Commentary: Congress should let the airlines go to bankruptcy court
Did you take a flight on United Airlines between December 2002 and February 2006? How about on Delta between September 2005 and April 2007? Or on American Airlines between November 2011 and December 2013?If so, you traveled on a bankrupt airline. These firms had all invoked Chapter 11 of the U.S. bankruptcy code and were in the process of restructuring their finances in court. Yet they continued to operate and still exist today.However, Washington seems to believe that airlines need to be saved from this process. The Senate coronavirus emergency aid bill, headed to the House for consideration ...
Editorial: PG&E executives don't deserve bonuses
PG&E has no equal when it comes to chutzpah.This is a utility that is in bankruptcy proceedings after causing 111 deaths and destroying more than 20,000 structures in the last decade. This is a utility that admitted to a federal judge that it did not meet its 2019 wildfire safety plan risk-reduction targets.But that didn’t keep PG&E attorneys last week from asking the bankruptcy court to approve more than $450 million in bonuses for its employees and executives. That’s right. The utility that has become synonymous with failure wants to hand out rewards for its shortcomings last year.We’re not ...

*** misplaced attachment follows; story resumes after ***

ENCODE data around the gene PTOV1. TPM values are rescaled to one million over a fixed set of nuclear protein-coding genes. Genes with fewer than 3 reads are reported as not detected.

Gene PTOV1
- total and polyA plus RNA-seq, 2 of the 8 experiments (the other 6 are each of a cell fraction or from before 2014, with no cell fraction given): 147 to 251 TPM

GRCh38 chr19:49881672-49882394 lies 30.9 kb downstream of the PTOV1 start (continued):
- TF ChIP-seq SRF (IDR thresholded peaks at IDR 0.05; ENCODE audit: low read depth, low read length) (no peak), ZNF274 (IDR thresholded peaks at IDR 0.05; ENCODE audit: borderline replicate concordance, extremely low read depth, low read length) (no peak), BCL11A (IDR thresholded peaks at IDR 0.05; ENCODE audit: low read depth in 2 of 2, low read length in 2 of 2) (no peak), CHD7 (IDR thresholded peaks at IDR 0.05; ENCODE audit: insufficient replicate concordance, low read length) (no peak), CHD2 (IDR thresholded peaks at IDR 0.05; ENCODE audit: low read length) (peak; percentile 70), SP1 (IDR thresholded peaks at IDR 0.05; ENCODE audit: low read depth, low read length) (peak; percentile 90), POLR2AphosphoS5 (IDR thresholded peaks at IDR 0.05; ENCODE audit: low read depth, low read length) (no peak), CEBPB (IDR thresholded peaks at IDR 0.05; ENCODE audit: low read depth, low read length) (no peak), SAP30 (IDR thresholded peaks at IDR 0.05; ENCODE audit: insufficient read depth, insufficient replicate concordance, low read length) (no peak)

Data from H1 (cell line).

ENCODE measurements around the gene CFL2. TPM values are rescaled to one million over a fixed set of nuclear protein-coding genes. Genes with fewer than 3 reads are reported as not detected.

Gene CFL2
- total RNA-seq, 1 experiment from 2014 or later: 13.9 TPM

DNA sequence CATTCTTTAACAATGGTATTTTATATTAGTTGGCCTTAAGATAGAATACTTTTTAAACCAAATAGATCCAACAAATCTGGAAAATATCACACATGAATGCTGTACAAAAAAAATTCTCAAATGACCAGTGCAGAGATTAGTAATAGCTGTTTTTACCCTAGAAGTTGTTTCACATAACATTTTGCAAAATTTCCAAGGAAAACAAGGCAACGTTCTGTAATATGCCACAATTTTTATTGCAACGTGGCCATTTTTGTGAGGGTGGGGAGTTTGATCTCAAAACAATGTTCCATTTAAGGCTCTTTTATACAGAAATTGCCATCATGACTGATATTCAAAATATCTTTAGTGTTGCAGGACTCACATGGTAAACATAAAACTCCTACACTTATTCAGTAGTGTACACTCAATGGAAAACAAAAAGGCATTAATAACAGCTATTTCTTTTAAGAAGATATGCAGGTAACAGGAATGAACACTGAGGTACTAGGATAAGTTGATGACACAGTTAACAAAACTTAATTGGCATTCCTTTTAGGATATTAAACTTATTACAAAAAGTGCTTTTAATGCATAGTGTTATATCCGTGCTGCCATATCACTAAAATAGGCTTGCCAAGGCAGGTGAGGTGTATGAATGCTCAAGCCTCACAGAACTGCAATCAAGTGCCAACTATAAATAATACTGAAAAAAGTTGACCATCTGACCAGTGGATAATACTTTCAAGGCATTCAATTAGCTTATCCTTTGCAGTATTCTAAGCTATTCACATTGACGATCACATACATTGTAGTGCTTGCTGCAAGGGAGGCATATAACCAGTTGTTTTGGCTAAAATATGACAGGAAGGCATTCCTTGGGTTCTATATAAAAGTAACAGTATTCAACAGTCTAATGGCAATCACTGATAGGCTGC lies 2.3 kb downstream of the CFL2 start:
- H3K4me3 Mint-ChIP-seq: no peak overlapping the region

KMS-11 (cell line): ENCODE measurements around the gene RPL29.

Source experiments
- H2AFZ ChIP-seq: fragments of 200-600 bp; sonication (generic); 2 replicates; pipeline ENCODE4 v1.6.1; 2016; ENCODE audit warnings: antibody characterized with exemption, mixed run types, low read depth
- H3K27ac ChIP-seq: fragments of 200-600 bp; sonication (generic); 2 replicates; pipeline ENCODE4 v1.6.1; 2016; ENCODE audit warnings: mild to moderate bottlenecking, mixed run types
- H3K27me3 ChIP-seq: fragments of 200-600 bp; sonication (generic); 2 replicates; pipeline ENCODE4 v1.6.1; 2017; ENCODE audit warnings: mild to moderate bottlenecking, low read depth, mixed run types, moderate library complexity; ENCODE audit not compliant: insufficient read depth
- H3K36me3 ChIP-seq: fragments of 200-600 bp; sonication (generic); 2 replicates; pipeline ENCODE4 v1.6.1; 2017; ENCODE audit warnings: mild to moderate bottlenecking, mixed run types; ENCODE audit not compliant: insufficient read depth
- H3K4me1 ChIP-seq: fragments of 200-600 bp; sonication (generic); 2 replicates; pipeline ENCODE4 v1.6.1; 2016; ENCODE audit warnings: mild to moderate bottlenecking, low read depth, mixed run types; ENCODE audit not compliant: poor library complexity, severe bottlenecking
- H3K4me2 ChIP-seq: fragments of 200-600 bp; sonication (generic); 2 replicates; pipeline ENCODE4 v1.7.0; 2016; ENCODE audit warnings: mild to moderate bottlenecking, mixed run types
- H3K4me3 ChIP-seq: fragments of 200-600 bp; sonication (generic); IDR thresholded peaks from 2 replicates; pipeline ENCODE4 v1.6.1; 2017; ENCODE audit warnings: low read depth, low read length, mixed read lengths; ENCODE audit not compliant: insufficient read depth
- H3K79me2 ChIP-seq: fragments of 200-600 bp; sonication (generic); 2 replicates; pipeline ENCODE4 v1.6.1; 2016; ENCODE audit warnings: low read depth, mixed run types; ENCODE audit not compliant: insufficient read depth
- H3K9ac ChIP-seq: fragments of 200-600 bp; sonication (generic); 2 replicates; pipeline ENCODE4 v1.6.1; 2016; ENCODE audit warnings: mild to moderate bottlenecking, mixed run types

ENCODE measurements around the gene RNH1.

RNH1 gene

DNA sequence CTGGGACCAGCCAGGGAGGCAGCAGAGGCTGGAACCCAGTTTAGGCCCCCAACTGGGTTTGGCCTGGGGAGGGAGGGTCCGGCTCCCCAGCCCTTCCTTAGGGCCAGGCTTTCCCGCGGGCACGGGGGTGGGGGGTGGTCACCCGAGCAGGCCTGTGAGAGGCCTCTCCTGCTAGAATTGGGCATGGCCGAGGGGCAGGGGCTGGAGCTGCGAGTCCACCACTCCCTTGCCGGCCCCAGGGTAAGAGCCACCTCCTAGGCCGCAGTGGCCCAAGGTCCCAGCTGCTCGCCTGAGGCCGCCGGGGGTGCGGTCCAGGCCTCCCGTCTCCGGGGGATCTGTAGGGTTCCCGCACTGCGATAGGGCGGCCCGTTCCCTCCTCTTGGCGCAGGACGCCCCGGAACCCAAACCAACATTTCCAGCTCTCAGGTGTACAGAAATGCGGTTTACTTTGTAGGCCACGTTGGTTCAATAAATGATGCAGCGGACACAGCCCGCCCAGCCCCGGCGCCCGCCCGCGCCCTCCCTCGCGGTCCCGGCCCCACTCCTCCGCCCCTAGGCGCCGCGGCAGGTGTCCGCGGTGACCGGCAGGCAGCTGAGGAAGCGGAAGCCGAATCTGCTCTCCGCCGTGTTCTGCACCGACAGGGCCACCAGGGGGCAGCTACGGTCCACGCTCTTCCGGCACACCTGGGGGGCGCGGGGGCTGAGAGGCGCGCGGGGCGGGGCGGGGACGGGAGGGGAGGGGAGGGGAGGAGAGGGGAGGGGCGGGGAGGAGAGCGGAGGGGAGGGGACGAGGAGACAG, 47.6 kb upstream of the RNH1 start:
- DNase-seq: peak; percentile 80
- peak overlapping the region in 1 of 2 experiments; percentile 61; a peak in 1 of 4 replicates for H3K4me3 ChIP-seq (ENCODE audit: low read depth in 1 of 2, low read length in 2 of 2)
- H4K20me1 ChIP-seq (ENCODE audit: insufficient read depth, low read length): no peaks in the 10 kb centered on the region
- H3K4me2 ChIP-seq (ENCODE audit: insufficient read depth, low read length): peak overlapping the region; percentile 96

The Mercury News
Commentary: In defense of newspapers
McClatchy, a group of local newspapers including the Kansas City Star and Miami Herald, recently announced that it is filing for bankruptcy, a move that will end family control of one of the nation’s most prominent newspaper publishers.As recently as 1992, the total circulation of U.S. daily newspapers topped 60 million. Then the internet happened. By 2018, despite a quarter-century of population growth, newspaper circulation had fallen to less than half that figure.While online reach for such national outlets as the New York Times, Wall Street Journal and Washington Post have grown, digital g...
Tribune News Service
Bankrupt Johnson Publishing reaches $500,000 settlement in Ebony defamation lawsuit
CHICAGO — Bankrupt Johnson Publishing reached a $500,000 settlement in a defamation lawsuit brought by the family of two Georgia high school students alleging they were falsely implicated in the 2013 death of a black classmate by a series of articles that appeared in Ebony.The agreement, filed Monday and pending approval by a Chicago bankruptcy judge, would mark the end of a controversial chapter in the history of Johnson Publishing, the former publisher of Ebony and Jet magazines, which is liquidating its assets to pay off creditors after declaring Chapter 7 bankruptcy in April.In 2014, FBI a...
National Museum of American Jewish History files for bankruptcy protection
PHILADELPHIA — The National Museum of American Jewish History filed for Chapter 11 bankruptcy protection Monday, seeking relief from what museum officials characterize as a crushing debt burden incurred by construction of its home on Independence Mall a decade ago.In papers filed with U.S. Bankruptcy Court in Philadelphia, the museum said that it owed a little more than $30 million to bondholders and about $500,000 to unsecured creditors.The Bridgehampton National Bank on Long Island holds about $16.4 million of the museum’s debt; a group of donors and lenders, many of whom backed the museum’s...
The Philadelphia Inquirer